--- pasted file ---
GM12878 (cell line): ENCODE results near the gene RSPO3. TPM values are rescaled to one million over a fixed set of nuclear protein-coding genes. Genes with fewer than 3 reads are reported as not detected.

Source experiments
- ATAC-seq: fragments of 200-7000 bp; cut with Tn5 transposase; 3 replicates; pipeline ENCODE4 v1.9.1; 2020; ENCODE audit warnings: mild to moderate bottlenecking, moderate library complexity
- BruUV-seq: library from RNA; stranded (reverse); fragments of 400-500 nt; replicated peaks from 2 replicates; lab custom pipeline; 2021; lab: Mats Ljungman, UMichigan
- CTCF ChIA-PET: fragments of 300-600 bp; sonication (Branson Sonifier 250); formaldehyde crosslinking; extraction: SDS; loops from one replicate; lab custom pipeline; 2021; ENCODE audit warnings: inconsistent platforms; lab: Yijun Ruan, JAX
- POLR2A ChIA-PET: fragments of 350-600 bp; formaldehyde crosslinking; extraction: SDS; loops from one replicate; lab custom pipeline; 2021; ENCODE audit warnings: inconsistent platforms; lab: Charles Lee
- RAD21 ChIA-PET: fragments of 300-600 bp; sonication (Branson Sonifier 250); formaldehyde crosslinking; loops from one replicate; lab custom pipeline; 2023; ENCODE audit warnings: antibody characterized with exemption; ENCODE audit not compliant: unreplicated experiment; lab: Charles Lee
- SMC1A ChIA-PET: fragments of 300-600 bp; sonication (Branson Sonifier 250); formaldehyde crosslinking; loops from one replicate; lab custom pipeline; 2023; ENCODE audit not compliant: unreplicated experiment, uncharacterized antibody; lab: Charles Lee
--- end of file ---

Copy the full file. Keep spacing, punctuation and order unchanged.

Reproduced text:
GM12878 (cell line): ENCODE results near the gene RSPO3. TPM values are rescaled to one million over a fixed set of nuclear protein-coding genes. Genes with fewer than 3 reads are reported as not detected.

Source experiments
- ATAC-seq: fragments of 200-7000 bp; cut with Tn5 transposase; 3 replicates; pipeline ENCODE4 v1.9.1; 2020; ENCODE audit warnings: mild to moderate bottlenecking, moderate library complexity
- BruUV-seq: library from RNA; stranded (reverse); fragments of 400-500 nt; replicated peaks from 2 replicates; lab custom pipeline; 2021; lab: Mats Ljungman, UMichigan
- CTCF ChIA-PET: fragments of 300-600 bp; sonication (Branson Sonifier 250); formaldehyde crosslinking; extraction: SDS; loops from one replicate; lab custom pipeline; 2021; ENCODE audit warnings: inconsistent platforms; lab: Yijun Ruan, JAX
- POLR2A ChIA-PET: fragments of 350-600 bp; formaldehyde crosslinking; extraction: SDS; loops from one replicate; lab custom pipeline; 2021; ENCODE audit warnings: inconsistent platforms; lab: Charles Lee
- RAD21 ChIA-PET: fragments of 300-600 bp; sonication (Branson Sonifier 250); formaldehyde crosslinking; loops from one replicate; lab custom pipeline; 2023; ENCODE audit warnings: antibody characterized with exemption; ENCODE audit not compliant: unreplicated experiment; lab: Charles Lee
- SMC1A ChIA-PET: fragments of 300-600 bp; sonication (Branson Sonifier 250); formaldehyde crosslinking; loops from one replicate; lab custom pipeline; 2023; ENCODE audit not compliant: unreplicated experiment, uncharacterized antibody; lab: Charles Lee